Have you seen the viral video of Kid Rock shooting up Bud Light cans with a rifle? (Caution: Foul language.)
This was the American singer/songwriter/rapper’s reaction to the brand’s recent marketing campaign with its new spokesperson, Dylan Mulvaney. A transgender woman, Mulvaney was hired by Bud Light’s owner, Anheuser-Busch, to “authentically connect with audiences across various demographics and passion points,” according to a company spokesperson cited in a Fox News article.
News of the partnership — along with the social media post of commemorative cans with Mulvaney’s face on them — angered Bud Light drinkers, especially those living in rural areas. Mulvaney showed off the can on Instagram in early April, after A-B sent packs of them to her to celebrate her first year of being a woman (see the original Instagram post in this NBC News article).
As of today’s count, A-B shares have toppled $5 billion (with a B). This Bud Light marketing debacle is costing the company dearly — and for a package that isn’t even for sale!
Earlier this month, a company spokesperson defended its actions in a statement to Fox News: “From time to time, we produce unique commemorative cans for fans and for brand influencers, like Dylan Mulvaney. This commemorative can was a gift to celebrate a personal milestone and is not for sale to the general public.”
That fact doesn’t seem to matter to the beer-drinking public.
How did Bud Light get the sentiment of many of its customers so wrong? The Hill’s Rising newscasters contemplate that in this video:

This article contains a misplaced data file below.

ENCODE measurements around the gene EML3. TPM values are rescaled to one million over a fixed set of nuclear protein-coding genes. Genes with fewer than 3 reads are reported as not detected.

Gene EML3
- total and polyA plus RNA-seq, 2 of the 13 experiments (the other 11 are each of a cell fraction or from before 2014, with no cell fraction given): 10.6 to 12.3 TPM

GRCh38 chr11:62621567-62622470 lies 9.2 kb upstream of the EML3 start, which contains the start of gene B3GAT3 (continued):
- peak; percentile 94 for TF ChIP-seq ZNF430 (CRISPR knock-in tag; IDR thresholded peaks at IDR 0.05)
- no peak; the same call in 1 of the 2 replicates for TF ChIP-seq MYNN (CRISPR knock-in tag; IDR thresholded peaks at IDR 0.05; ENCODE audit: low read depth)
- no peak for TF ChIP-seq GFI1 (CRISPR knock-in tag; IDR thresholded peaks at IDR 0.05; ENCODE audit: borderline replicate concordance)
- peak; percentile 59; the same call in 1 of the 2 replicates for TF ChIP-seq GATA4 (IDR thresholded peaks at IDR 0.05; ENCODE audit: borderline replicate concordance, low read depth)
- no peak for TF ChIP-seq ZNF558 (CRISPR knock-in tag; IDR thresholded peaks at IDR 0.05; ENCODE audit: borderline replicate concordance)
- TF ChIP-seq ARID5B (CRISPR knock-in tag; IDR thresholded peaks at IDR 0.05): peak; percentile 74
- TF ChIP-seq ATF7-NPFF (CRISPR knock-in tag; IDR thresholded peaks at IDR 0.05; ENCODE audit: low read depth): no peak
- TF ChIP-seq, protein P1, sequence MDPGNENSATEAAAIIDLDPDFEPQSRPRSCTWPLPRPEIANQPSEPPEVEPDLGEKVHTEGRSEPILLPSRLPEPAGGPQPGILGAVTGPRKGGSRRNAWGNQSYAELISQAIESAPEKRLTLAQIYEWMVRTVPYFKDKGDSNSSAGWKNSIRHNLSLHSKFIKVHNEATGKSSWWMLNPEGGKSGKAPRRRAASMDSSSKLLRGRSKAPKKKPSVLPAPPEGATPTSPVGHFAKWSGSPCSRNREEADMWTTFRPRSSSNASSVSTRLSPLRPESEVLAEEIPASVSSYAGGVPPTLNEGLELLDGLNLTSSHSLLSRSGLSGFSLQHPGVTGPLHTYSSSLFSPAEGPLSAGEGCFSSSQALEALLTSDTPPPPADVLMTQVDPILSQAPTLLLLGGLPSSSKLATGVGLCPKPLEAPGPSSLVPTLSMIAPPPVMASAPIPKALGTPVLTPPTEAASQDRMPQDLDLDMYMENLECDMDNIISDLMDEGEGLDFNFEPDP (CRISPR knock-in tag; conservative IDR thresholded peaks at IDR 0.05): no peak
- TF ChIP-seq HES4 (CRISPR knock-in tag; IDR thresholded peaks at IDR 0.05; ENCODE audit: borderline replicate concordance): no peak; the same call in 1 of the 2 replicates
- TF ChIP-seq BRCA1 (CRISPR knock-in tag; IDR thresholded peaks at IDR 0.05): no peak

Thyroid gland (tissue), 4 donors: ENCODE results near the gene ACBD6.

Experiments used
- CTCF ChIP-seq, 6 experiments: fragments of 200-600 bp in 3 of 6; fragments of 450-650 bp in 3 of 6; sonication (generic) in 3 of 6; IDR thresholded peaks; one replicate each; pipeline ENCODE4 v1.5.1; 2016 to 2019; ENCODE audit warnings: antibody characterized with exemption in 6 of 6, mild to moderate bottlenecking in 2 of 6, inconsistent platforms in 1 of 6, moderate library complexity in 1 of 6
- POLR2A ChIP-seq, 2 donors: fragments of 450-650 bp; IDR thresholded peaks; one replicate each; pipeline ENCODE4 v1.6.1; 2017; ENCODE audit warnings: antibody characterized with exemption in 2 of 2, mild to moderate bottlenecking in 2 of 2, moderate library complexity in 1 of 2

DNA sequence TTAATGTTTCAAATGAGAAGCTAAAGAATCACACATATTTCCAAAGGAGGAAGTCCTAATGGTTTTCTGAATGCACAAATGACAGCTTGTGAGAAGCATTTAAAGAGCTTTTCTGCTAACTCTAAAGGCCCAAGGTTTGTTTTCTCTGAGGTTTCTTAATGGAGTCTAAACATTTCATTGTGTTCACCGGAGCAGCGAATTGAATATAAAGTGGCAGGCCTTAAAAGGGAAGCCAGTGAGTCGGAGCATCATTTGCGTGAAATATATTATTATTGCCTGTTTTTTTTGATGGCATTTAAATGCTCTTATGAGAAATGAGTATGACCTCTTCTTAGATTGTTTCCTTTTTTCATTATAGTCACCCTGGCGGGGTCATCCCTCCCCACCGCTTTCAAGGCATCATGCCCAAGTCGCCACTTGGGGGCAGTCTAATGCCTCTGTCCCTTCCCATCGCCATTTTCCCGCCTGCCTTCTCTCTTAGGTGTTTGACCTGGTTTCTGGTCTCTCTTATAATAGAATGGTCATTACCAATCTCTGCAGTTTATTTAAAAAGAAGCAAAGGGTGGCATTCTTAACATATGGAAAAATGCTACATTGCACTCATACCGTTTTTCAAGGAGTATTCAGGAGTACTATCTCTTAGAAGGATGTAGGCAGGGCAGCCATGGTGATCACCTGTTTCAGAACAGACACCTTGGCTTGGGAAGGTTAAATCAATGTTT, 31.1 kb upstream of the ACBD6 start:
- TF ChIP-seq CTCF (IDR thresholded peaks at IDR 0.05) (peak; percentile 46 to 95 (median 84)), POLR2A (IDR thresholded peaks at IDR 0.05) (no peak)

This is the second time in the last couple months where a company has created controversy over packaging that makes a social statement. Mars experienced similar negative reactions over its limited-edition M&M’s package that celebrated women who have “flipped the status quo,” as well as over its announcement that it was replacing its characters with a human spokesperson. Immediately after its Super Bowl commercial with new spokesperson and actress/comedian Maya Rudolph, Mars flipped again and brought its characters back.
Bud Light’s error costs its packaging suppliers, too.
Fallout from the recent Bud Light can controversy is also hitting its packaging suppliers. Ball Corp.’s stock is down 5% (as of Wednesday, April 12) because 13% of its aluminum container business comes from Anheuser-Busch. Since the start of the campaign, Bud Light beer sales have dropped 30% in less than two weeks.
Packaging designers often struggle to create new packages for an existing product that will appeal to a newer audience but without alienating its existing customers. It’s a delicate balance that Bud Light failed at — spectacularly.
“You still have to evolve your brand,” says Harry Schuhmacher, Editor and Publisher, Beer Business Daily, in a video on Fox Business News. “I think we’re just seeing the pain points of when you attempt to do that.”
Only a few people see this as a short-term blip for a strong brand, though. The social media backlash and massive drop in sales for the company won’t be easy to recover from — especially for the company’s 2023 balance sheet.
Interestingly, Mulvaney’s Instagram post of her showing off the commemorative can with her face on it has been taken down, a sure sign of trying to walk back the damage. https://www.instagram.com/dylanmulvaney/
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Too little, too late.